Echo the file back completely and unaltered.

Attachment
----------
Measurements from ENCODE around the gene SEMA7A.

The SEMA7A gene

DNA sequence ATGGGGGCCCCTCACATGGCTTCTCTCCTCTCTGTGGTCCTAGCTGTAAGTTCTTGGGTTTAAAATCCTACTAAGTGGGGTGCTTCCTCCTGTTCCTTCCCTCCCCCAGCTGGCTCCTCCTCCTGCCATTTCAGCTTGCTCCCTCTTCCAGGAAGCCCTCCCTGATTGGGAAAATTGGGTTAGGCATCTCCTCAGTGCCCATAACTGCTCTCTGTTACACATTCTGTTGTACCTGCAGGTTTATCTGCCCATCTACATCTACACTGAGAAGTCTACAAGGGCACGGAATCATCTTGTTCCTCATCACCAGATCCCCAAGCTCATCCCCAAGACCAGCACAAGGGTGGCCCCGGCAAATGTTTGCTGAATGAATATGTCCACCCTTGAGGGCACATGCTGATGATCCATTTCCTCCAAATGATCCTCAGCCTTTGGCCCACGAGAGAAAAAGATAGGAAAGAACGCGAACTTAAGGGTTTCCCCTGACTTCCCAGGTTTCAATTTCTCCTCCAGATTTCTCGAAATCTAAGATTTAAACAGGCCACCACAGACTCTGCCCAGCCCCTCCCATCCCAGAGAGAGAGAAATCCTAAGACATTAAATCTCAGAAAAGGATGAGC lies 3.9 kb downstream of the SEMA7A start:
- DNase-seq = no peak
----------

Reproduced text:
Measurements from ENCODE around the gene SEMA7A.

The SEMA7A gene

DNA sequence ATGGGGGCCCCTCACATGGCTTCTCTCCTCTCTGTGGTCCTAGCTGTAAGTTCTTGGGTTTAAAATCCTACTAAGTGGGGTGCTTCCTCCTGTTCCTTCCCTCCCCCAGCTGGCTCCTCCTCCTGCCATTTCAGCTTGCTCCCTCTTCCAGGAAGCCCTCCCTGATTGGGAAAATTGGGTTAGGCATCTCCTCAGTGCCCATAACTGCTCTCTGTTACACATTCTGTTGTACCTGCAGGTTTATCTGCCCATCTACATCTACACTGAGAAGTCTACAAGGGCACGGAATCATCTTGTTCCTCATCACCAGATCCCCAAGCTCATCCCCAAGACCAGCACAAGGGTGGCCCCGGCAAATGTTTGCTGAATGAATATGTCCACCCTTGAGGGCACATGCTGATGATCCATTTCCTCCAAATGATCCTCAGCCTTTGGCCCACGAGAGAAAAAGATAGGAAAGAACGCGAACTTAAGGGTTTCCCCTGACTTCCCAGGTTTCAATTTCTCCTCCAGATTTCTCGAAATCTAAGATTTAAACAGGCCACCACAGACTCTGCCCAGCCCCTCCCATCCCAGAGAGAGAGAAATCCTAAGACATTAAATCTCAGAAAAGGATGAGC lies 3.9 kb downstream of the SEMA7A start:
- DNase-seq = no peak